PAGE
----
‘Leaky Gut’ and the Gluten- / Casein-Free Diet

Written by Stephen M. Edelson, Ph.D.
Center for the Study of Autism, Salem, Oregon

Another popular intervention for autism is the gluten-/casein-free diet. Thousands of parents throughout the world have placed their children on this restricted diet and have observed dramatic improvements. As a result, many recipes have been published in specialized cook-books, newsletters, and on the Internet.

Leaky gut.: Many autistic individuals have tiny holes in their intestinal tract, and this is often referred to as ‘leaky gut.’ There appears to be many reasons for the problem of ‘leaky gut’ in autistic individuals, such as a viral infection (e.g., measles), yeast infection (i.e., an overgrowth of candida albicans), and a reduction in phenol sulfur transferase (PST; which lines the intestinal tract and protects it from leakiness). There is also some speculation that heavy metals in the intestinal tract can lead to an infection; and this, in turn, can cause ‘leaky gut.’

As far as treating these potential causes of ‘leaky gut’:

· Viral — There are no drugs that can destroy viruses in the body but there are anti-viral drugs that can ‘slow down’ the virus.
· Candida albicans — Many children have tested positive to candida albicans overgrowth and have been treated with anti-fungal medications (see section on candida albicans in this issue).
· Low levels of PST — Some parents give their children Epson salt baths to increase levels of PST.
· Children are also receiving metal detoxification procedures to rid their body of excess heavy metals.

Gluten and casein. Gluten is a protein and is contained in the grass foods, such as wheat, barley, rye and oats. Casein is also a protein and is found in dairy products such as milk, ice cream, cheese and yogurt. In the intestinal tract, gluten and casein breakdown into peptides; and these peptides then breakdown into amino acids.

At the present time, we do not know why the gluten-/ casein-free diet helps many autistic individuals. One popular theory is that when gluten and casein are broken down into peptides, they may pass through the small holes in the intestinal tract. These peptides are termed gliadinomorphin (breakdown of the gluten protein) and casomorphin (breakdown of the casein protein). Both peptides act like morphine in the body. They can also pass through the blood-brain barrier and have a negative impact on brain development.

As stated earlier, the most popular treatment for this problem is to place the child on a gluten- and/or casein-free diet. When placed on a diet, children, especially under 5 years of age, should not go ‘cold turkey.’ That is, if all gluten/casein food ingredients are suddenly removed from the child’s diet, this could lead to ‘with-drawal’ symptoms, i.e., a worsening of the condition. Lisa Lewis, Ph.D., a parent of an autistic child who is actively involved in disseminating information on the gluten- and casein-free diet, suggests that young children under age six years should be placed on a trial diet for three months to see if there are any improve-ments; and children who are six years and older should be placed on a trial diet for six months.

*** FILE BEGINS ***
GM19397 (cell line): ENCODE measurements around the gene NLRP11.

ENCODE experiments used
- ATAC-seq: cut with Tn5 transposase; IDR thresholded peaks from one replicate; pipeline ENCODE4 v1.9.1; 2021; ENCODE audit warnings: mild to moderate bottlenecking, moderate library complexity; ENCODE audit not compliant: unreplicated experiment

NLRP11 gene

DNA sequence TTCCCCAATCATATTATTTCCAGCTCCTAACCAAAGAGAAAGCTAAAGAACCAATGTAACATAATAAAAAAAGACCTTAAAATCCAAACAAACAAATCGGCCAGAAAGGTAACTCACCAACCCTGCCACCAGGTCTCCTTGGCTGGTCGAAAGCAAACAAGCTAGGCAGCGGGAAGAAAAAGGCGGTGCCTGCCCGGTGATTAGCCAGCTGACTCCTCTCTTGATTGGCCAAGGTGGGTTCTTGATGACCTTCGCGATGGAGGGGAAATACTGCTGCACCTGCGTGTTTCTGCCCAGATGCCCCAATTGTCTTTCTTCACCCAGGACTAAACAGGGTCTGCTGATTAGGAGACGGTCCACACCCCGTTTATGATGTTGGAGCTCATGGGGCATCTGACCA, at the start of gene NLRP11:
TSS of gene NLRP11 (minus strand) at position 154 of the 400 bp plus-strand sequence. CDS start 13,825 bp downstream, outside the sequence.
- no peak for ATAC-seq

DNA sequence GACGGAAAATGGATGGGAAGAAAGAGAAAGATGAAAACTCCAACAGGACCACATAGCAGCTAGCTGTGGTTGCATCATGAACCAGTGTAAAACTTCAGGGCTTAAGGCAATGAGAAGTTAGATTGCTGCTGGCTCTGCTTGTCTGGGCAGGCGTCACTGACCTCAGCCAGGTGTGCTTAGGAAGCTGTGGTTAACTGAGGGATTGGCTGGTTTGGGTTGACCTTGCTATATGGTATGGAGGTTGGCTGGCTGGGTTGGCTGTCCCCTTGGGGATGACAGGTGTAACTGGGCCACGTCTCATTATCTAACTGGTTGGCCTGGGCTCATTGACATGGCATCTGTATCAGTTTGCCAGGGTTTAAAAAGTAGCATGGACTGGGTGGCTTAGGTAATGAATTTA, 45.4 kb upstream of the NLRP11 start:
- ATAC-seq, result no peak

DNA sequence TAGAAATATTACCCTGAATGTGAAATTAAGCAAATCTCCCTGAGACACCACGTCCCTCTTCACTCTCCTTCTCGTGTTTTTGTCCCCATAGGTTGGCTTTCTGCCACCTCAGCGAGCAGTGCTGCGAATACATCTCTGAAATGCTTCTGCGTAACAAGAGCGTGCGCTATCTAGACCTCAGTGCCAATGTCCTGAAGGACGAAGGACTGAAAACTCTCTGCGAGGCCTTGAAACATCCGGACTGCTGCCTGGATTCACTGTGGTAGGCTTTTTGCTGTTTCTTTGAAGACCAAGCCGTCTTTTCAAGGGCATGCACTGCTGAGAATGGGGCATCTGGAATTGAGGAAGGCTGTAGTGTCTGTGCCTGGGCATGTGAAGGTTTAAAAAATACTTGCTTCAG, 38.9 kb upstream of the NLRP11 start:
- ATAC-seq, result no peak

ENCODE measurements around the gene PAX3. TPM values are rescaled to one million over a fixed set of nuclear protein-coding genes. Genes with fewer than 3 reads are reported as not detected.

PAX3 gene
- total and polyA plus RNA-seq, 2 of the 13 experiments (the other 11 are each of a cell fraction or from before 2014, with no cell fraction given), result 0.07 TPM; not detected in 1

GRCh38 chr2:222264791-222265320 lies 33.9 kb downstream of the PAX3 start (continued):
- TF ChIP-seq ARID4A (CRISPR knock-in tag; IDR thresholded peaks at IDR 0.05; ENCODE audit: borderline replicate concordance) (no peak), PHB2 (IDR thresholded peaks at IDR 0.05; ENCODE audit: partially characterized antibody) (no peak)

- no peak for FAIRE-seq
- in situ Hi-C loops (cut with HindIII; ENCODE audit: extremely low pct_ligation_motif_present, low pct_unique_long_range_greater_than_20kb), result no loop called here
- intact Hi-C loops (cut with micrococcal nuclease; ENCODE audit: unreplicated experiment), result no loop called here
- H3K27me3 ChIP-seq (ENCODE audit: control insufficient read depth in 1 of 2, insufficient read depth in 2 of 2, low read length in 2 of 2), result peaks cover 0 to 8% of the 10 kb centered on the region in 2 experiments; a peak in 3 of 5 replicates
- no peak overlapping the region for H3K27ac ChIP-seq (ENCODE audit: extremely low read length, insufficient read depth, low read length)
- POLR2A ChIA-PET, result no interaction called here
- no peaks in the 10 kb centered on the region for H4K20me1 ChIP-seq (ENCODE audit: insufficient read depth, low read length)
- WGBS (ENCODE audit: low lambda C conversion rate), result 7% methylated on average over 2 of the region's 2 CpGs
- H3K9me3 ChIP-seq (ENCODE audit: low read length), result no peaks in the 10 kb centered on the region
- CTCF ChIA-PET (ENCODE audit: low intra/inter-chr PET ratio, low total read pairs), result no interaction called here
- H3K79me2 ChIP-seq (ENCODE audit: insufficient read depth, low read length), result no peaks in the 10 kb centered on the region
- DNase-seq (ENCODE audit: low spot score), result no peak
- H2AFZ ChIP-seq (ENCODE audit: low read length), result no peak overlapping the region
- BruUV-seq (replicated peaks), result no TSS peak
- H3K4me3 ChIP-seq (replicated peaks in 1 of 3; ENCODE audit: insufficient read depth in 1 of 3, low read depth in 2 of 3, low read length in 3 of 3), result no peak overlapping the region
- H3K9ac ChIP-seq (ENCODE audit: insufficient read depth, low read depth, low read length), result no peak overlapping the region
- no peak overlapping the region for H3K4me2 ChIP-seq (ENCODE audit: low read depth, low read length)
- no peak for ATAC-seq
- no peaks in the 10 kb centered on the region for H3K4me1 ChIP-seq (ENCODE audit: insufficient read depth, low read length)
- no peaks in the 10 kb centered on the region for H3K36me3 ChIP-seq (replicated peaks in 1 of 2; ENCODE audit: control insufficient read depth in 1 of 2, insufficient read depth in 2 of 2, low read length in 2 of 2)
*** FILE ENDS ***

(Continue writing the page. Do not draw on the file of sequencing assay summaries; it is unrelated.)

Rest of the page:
Some people suggest that the health status of the child’s intestinal tract should be examined first; and if there is evidence of a ‘leaky gut,’ then the child should be placed on a gluten- and/or casein-free diet. The intestinal permeability test is one way to determine whether a child has a ‘leaky gut.’ This test involves drinking a sweet-tasting solution and then collecting urine samples afterwards. Most physicians can administer this test. Parents have also sent their child’s urine samples to laboratories to test for the presence of abnormal peptides associated with gluten and casein in the urine. However, some people feel that these tests are not necessary and suggest that one should simply place the child on a restricted diet and then observe whether or not there are any improvements in the child.


· Special Diets for Special Kids (1998) by Lisa S. Lewis
· Unraveling the Mystery of Autism and Pervasive Developmental Disorder (2000) by Karyn Seroussi
· Autism Network for Dietary Intervention (ANDI): www.AutismNDI.com
· Celiac (wheat) and casein (milk protein) sensitivity. Information packet (P-26, $11.00) distributed by the Autism Research Institute (www.autismresearchinstitute.com). The Lewis and Seroussi books can also be ordered from ARI.

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